Using a Cross-Study Design to Assess the Efficacy of Motivational Enhancement Therapy-Cognitive Behavioral Therapy 5 (MET/CBT5) in Treating Adolescents with Cannabis-Related Disorders

Published in: Journal of Studies on Alcohol and Drugs, v. 72, no. 3, May 2011, p. 380-389

Posted on on January 01, 2011

by Rajeev Ramchand, Beth Ann Griffin, Marika Booth, Katherine M. Harris, Andrew R. Morral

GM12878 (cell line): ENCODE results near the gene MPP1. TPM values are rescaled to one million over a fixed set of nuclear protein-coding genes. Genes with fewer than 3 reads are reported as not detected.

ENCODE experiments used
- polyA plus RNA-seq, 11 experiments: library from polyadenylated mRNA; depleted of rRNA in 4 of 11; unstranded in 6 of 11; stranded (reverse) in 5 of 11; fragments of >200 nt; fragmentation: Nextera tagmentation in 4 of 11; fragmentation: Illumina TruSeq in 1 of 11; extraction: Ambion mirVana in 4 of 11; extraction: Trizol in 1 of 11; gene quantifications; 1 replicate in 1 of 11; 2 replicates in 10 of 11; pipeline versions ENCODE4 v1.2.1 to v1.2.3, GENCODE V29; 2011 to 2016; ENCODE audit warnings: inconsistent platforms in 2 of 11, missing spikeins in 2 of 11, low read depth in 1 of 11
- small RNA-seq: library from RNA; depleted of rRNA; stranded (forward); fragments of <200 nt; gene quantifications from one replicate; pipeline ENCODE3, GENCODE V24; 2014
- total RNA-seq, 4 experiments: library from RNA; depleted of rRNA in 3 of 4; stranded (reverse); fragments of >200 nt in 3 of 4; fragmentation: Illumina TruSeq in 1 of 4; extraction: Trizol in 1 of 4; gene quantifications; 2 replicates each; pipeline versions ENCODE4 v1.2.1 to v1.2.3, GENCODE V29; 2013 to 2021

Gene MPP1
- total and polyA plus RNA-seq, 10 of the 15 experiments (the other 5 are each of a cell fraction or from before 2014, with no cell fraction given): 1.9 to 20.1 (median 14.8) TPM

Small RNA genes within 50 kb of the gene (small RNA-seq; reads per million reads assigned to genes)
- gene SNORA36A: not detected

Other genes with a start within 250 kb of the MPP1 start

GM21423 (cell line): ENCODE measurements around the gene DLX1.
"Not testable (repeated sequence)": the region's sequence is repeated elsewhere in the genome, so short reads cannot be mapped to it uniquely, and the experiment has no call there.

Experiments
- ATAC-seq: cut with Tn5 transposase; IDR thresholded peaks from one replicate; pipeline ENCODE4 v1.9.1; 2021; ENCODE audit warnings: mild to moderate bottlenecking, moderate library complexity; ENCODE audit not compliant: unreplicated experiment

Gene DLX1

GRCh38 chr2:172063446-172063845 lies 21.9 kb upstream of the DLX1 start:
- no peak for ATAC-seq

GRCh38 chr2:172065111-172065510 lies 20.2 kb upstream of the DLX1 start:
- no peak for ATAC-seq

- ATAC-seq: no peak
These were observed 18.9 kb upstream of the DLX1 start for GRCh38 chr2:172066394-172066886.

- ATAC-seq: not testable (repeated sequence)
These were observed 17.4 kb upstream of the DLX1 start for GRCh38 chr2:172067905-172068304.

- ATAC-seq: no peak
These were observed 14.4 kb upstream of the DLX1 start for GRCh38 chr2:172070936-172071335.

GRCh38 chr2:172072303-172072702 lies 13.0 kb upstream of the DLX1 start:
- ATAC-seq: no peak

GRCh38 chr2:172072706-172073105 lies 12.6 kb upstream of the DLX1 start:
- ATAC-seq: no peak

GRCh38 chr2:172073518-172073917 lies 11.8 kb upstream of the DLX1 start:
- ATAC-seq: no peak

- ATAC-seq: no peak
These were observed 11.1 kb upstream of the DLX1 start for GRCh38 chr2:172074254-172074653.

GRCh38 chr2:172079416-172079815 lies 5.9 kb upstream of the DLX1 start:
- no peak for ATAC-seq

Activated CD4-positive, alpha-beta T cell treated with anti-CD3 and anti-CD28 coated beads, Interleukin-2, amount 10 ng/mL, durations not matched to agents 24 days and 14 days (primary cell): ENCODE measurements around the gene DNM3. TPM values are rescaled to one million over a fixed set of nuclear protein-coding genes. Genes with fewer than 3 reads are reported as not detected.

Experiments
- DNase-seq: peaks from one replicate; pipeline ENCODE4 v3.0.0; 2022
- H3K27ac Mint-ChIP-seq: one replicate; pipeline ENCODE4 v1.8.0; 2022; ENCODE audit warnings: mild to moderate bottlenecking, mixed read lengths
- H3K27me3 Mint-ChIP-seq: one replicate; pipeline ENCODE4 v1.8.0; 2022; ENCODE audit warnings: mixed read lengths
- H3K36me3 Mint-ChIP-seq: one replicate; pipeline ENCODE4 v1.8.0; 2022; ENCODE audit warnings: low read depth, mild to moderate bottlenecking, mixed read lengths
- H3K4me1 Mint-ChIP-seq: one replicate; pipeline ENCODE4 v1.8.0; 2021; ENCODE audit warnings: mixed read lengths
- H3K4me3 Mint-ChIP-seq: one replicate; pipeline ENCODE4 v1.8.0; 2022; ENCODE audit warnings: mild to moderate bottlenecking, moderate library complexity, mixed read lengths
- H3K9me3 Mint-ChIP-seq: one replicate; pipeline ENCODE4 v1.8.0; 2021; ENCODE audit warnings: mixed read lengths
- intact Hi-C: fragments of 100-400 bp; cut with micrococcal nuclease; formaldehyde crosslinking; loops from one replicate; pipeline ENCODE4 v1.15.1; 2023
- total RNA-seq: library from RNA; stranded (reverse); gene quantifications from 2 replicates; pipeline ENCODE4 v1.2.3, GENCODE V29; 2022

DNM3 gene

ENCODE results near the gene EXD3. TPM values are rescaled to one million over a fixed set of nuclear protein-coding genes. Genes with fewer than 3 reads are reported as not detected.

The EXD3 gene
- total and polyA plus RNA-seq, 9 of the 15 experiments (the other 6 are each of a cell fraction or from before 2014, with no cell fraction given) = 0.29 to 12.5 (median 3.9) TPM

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OBJECTIVE: To evaluate how adolescents with marijuana problems who received a research-based treatment (five sessions of motivational enhancement therapy plus cognitive behavioral therapy [MET/CBT5]) in an experimental setting would have fared had they received exemplary community-based outpatient treatment. METHOD: Twelve-month outcomes representing six domains (substance use problems, substance use frequency, emotional problems, illegal activities, recovery, and institutionalization) were assessed for youth who received MET/CBT5 in the Cannabis Youth Treatment study and youth who received outpatient treatment from one of three community-based programs selected for evidence of efficacy. Groups were matched on pretreatment characteristics using a propensity score weighting strategy. RESULTS: Youth who received MET/CBT5 exhibited greater reductions in substance use frequency, substance use problems, and illegal behaviors 12 months after treatment entry than had they entered the community based outpatient programs. Results showed no evidence that youth who received MET/CBT5 would have fared better with respect to emotional problems, the likelihood of being institutionalized, or achieving a "recovery" status at 12 months had they received community-based treatments. CONCLUSIONS: The community-based treatments used in this study have not been assessed relative to "treatment as usual" but were selected as "exemplary" models of adolescent treatment. There is no evidence in this study that these exemplary programs yielded superior 12-month outcomes for the treatment of adolescents with marijuana problems; youth receiving MET/CBT5 experienced greater reductions in substance use and illegal activities. Thus, MET/CBT5 may be a promising treatment for community-based providers to adopt to treat these clients.

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